But when I was in an office, even if this were the intention, it never turned out like that. There were always some sort of weird power dynamics in play; the bosses and managers were always separate, causing people to tense up, just a little, any time they walked by. Even though they were just normal regular dumbass human beings stumbling around like the rest of us, that they had a different title, or made a little bit more money, or had to sit in more meetings, turned them into a different person … and totally changed our perception of them. It was like every day was a reminder that they had been in this job longer than you and thus had more on the line than you did — — and thus every day was as much about navigating their constantly shifting moods and priorities as it was about actually getting work done. (It is also possible that I felt this way because I disliked my job.). I had a hard time getting the rhythm of the boss-employee relationship down. I always felt like they were sort of sad and bad at their jobs, and also that I was a terrible person because I was constantly letting them down, and that if I were better they wouldn’t be so upset all the time. I never quite figured it out.
The only way to understand my bosses as human beings, I found, was to leave the job entirely. Once you no longer work in the same confined space together, you remember, oh yeah, that’s just another person over there, with their own hopes and fears and dreams like the rest of us. Once the artificial construct of a corporate environment was stripped away, we could all interact like regular people again. I grew to ultimately really like my boss at Registered Rep. and completely understand the frustration of his job, and with me. I had a beer a few years ago with my first boss ever, Don, who hired me to sweep the floor and load the projector at the old Time Theater in Mattoon. He was a nice fella. The only thing I remembered about him is that he used to drive home when he needed to poop rather than use the theater bathroom, which was peculiar because he was the one who was in charge of making sure the bathroom was clean. Never trust a cook who won’t eat his own food, one supposes.
The best boss I’ve ever had just announced he’s quitting his job of 15 years: Adam Moss, the editor-in-chief of New York, is leaving at the end of March. Adam is the guy who brought me into New York, who encouraged me to try different things, who pushed me to get out of my comfort zone, who never heard a story idea that he couldn’t think over for 15 minutes and make 1,000 times better. He was the best boss because he made you feel smart and important just because he wanted you to work for him. He was the type of editor who, when he complimented you, made you feel like you could fly.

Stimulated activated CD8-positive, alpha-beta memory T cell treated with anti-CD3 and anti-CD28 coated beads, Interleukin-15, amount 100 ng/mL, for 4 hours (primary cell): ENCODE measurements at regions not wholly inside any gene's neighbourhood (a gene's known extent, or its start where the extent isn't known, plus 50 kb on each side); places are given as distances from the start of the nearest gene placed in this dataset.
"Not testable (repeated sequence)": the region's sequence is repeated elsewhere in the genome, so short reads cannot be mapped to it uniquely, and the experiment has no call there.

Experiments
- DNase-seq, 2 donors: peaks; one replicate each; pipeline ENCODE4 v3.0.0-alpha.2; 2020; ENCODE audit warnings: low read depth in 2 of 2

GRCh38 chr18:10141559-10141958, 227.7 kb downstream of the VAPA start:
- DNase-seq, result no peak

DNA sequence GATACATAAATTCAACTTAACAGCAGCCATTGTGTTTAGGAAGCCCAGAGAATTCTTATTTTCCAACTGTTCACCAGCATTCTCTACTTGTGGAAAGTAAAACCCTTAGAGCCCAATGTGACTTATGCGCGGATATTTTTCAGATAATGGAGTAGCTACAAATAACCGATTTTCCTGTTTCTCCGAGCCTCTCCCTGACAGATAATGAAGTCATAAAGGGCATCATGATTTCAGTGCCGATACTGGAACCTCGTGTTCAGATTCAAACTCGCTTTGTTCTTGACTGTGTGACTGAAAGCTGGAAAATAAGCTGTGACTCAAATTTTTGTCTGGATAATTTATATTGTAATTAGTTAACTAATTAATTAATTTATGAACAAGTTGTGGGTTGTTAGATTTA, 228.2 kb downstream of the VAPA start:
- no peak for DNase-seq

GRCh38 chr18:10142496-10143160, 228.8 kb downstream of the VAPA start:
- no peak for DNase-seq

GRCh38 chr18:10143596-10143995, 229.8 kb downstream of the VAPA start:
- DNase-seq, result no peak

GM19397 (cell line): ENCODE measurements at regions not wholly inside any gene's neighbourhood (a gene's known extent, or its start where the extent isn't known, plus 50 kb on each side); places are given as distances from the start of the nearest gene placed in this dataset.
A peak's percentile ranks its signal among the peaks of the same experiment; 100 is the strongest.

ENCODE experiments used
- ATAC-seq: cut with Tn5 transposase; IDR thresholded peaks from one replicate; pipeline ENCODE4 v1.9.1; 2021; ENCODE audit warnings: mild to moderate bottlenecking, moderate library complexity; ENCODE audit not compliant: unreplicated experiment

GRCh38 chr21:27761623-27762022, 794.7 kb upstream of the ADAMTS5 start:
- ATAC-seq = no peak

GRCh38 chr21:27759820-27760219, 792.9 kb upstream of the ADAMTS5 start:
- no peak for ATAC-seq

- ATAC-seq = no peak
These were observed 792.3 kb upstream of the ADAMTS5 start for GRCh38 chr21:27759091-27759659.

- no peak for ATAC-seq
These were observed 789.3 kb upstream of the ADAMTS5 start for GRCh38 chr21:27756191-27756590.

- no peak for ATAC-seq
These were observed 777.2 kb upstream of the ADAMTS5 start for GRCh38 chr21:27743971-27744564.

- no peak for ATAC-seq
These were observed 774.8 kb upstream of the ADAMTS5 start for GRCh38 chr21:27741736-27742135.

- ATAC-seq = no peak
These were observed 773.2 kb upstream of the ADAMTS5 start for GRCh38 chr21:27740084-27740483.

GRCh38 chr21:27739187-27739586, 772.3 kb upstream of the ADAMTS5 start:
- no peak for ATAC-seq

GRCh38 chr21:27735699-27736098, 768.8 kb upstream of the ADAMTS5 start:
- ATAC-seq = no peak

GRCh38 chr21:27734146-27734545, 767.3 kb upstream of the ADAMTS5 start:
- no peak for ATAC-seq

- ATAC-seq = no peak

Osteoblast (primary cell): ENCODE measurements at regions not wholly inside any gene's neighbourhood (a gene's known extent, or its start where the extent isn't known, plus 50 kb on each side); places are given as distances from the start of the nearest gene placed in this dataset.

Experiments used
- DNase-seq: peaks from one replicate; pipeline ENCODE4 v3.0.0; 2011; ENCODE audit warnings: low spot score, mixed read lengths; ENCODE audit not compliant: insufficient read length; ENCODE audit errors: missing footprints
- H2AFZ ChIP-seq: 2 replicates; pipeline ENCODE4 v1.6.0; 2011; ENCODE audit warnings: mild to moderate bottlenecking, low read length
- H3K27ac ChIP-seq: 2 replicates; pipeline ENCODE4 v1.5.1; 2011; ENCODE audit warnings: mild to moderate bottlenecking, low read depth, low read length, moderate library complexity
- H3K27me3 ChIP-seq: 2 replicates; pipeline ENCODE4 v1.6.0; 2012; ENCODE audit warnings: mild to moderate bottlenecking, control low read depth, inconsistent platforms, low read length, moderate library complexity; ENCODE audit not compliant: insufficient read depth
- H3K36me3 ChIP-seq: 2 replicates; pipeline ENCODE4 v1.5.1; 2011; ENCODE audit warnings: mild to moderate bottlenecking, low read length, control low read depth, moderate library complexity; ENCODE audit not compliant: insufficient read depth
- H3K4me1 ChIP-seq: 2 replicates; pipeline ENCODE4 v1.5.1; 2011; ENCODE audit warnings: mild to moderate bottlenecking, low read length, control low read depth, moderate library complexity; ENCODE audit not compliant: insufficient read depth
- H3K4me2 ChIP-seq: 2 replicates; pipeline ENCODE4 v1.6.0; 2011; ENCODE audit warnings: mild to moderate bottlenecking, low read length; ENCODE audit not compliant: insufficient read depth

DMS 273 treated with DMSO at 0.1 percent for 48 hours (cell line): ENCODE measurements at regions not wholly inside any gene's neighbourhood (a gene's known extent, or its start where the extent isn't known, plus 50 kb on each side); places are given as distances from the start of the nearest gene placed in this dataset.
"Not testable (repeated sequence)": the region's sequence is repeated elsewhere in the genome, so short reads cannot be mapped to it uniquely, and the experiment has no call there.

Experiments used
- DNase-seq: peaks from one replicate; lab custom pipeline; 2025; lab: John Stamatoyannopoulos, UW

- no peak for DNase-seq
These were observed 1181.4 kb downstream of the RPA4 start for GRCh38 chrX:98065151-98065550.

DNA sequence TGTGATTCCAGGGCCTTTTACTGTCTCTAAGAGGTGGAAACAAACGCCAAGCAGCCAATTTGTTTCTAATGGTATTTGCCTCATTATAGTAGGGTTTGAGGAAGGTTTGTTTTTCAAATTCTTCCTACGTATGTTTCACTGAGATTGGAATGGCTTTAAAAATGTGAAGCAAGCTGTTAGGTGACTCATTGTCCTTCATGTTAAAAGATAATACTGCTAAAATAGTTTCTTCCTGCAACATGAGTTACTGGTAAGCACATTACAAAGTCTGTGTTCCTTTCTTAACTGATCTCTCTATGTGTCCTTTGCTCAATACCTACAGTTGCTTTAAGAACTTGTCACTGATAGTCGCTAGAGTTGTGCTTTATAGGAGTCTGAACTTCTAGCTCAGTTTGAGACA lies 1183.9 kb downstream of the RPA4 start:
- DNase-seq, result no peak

That email turns a decade old next month, and I’ll remember it for the next 50 years.
When I went into Adam’s office to tell him I was moving to Georgia in 2013, I thanked him for all the opportunities he gave me, and had a whole speech I wanted to go into about how much of an honor it was to be on his staff, when he stopped me: “Yeah, that’s great, enjoy Georgia. You’re still gonna write for us all the time, though, right?” It was one of the proudest moments of my career. Six years later, I’m still on staff.
Adam said in his final note to staff that, “My job has been to point the way, surround myself with people I trust, and hope for the best … I actually think my real talent is that I hire well and because I have always hired for some combination of wild talent, personal decency and a refusal to take things too seriously (and because I hope those traits have been contagious down the line), I find myself surrounded by a team of people I adore.” That seems like what a boss is supposed to be. Someone who trusts their staff and gets out of their way.
Of course, I also loved working for him because we saw each other roughly once every two years. That also probably helped.
God forbid, by the way, if I ever have to take a job when I have to go into the office again. It has been 14 years. I will have absolutely no idea how to comport myself. If this ever happens, I only ask you this: Please never show my boss this newsletter.